Thursday, April 22, 2010

Our Sister Mother Earth

About the Earth, St. Francis of Assisi sings in his "Canticle of the Sun":
Be praised, my Lord, through our sister Mother Earth,
who feeds us and rules us,
and produces various fruits with colored flowers and herbs.
I grew up loving the outdoors, but mostly in an aggressive way, using the outdoors to play at being a cowboy or a soldier or some kind of adventurer. The general attitude I sensed as a child, and went along with, was that hugging trees, saving whales, and recycling were things that only "liberals" did. But over the past four years or so, especially in the past year, I've grown to appreciate nature both in its own right and in the way that it seems to be able to help heighten my awareness of the loving omnipresent spirit of God.

Mary Frohlich suggests that those who are interested in Christian spirituality "are called to place the Earth and its wounds at the center of our attention in very concrete ways." She suggests that one of the proper transformations in the mystical journey through unknowing is to "[accept] the gift of oneself as a servant among servants in the company of God’s wondrous cosmic ecosystem." She quotes Teilhard de Chardin, saying that he "has best captured this insight into the divine at the heart of matter":
Oh, the diaphany of the divine at the heart of a glowing universe, as I have experienced it through contact with the earth—the divine radiating from the depths of blazing matter. Oh the beauty of spirit as it rises up adorned with all the riches of the earth! Oh human one, bathe yourself in the ocean of matter; plunge into it where it is deepest and most violent; struggle in its currents and drink of its waters. For it cradled you long ago in your preconscious existence; and it is that ocean that will raise you up to God.
I've taken a few small steps to increase my interactions with and connections to the Earth. Really, there is very little in the world that is not part of the Earth, so actually, it's my awareness that I'm working on.

  • I've begun recycling. : )
  • I've taken to really enjoy cutting fresh vegetables, to feel the sweet, clean vegetable flesh in my hands. 
  • Sometimes, when out for a walk, if I see a stump or a large stone, I lay my hands on it for a few moments to touch and take in its physicality. 
  • I've set up an aquarium in my office, and cultivated an an ecosystem in it with live plants, bacteria, shrimp, and fish. 
  • I've brought home a potted plant, a bromeliad. Christine takes care of it. 
  • Christine and I have both also taken to keeping fresh flowers on our dining room table. 
  • I've begun to try to be intentional about noticing the air and grass when I'm outside, even if it's just on my way to my car. I've also tried to notice more often the grass and trees along the road as I drive.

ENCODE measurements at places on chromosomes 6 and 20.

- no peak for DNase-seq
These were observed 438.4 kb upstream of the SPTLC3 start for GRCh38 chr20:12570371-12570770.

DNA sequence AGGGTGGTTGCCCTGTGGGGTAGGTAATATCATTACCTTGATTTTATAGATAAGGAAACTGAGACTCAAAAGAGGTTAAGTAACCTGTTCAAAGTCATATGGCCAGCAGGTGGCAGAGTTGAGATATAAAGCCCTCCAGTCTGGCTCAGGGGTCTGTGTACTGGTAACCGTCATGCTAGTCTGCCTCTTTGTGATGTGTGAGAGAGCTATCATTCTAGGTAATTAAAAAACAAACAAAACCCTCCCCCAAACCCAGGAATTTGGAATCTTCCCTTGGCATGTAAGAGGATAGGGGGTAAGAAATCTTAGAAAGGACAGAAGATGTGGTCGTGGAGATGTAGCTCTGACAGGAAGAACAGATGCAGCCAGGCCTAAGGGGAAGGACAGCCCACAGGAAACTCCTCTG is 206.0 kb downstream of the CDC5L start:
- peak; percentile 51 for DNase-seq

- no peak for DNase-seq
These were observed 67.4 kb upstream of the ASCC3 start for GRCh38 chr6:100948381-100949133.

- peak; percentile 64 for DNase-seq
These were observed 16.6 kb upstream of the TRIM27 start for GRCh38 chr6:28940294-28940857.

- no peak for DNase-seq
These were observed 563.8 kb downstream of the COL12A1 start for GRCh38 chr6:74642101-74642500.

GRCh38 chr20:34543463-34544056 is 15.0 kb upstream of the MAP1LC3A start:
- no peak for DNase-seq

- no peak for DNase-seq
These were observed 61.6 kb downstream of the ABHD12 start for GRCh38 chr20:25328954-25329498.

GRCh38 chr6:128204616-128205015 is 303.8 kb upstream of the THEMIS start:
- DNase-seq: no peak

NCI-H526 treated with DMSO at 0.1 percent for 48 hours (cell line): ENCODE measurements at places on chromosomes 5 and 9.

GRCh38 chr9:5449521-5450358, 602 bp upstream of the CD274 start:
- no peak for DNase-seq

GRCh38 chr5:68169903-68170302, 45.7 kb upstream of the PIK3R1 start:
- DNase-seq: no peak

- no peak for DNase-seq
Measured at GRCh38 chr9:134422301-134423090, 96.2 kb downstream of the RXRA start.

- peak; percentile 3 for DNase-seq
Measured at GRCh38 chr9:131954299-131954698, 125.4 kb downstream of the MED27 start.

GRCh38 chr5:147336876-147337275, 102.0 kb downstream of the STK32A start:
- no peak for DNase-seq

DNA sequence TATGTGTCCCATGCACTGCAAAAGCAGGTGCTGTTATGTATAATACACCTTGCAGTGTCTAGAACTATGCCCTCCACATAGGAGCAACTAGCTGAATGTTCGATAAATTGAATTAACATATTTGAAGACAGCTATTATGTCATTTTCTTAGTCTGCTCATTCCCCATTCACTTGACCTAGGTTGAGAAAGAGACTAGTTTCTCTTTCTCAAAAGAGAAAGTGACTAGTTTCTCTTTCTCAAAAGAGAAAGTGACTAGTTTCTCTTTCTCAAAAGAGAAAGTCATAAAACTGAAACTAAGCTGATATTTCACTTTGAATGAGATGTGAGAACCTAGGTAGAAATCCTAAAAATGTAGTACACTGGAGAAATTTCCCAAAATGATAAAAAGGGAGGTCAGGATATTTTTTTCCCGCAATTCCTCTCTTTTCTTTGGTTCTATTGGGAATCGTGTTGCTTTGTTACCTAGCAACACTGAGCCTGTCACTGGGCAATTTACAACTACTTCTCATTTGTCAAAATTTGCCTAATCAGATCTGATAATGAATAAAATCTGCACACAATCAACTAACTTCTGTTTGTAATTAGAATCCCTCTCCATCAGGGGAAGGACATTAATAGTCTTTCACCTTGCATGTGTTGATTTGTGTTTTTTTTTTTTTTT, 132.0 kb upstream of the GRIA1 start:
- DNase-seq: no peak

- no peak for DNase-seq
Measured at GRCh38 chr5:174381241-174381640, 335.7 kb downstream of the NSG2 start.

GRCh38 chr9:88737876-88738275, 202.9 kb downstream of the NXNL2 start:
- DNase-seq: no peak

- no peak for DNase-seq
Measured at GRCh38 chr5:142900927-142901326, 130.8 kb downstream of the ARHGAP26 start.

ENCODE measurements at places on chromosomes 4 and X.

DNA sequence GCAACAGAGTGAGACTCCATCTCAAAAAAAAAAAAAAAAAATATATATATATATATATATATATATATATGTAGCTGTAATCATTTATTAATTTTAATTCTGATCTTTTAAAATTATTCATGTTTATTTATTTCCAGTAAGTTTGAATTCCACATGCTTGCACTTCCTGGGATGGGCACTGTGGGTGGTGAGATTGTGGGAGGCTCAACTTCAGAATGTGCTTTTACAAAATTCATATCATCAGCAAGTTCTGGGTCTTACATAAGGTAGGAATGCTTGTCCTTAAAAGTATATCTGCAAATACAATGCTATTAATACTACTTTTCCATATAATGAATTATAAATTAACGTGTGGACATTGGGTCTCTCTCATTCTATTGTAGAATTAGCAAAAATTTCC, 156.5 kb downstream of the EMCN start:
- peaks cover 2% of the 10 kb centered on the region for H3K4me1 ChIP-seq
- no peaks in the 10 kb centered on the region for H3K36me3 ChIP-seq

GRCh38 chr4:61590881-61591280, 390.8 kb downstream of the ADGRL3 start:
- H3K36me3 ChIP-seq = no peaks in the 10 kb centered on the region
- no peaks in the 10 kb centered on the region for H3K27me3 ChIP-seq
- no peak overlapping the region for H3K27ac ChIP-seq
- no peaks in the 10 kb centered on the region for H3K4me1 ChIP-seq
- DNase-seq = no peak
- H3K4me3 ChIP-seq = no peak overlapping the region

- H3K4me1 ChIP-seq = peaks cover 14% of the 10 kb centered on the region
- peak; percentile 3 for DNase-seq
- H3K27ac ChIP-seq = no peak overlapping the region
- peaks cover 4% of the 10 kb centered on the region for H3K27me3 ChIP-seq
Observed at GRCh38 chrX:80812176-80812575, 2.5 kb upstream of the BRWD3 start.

• And finally, I try to get out into nature when I can. Sometimes this is just a short visit to a park. But today, for instance, waking up and realizing that today was Earth Day, my family went to a nearby nature reserve that we'd heard about but had not been to before. We spent about a half an hour there. It really refreshed and recharged me for the day with a sense of presence, peace, and wholeness. Below I've posted some pictures that Christine took.
Mary Oliver says that those who love God will look "most deeply" into God's works. I pray that we may do this, that we may be blessed with such attention and awareness, that we may be refreshed, renewed, and grounded through "our sister Mother Earth."

Me with my daughter Elea in an oak tree.

A dead tree against the sky with wetland (I believe) in the background.

A mother and baby Sandhill Crane just a little off the path.

A plant with about four different types of insects on it.


living stones said...

Paul, thanks so much for this encouraging reflection and the practical ways you are connecting. I really enjoyed the variety of photos. As often happens, I smiled at the mother and baby bird photo and at the daddy and baby girl photo. There is something precious about the connection between parents and children, protection and fragility, wisdom and learning. Thank you and blessings.

RC said...

Wow! What a beautiful, meaningful post. Thank you for investing and sharing this way. You share a very important truth with us, and you do it in a lovely and delightful way. I was just out in my yard before reading this post, enjoying the fresh green-ness and lovely flowers and bushes. Your post deepens my awareness and my gratitude for them. (Interestingly, the man who originally came up with the name Earth Day was a Pentecostal minister, John McConnell. You can google his name along with the words Earth Day.)

Sarah said...

It's interesting, Paul, that you've begun to notice and be more aware of God's work around you in nature because that is where my journey is leading me now, as well. I grew up in a tradition that I think was similar to yours in which anything that sounded remotely like "saving the Earth" was liberal and to be avoided.

I've journeyed far from there. So many of the "conveniences" of our modern life only distance us from nature. I am seeking simplicity, and it's nice to meet you here on the same path.

Daniel said...

Paul, I love the way you bring attention and depth to these simple activities. I'm really enjoying our beautiful spring weather, and your words deepen my awareness of its beauty.

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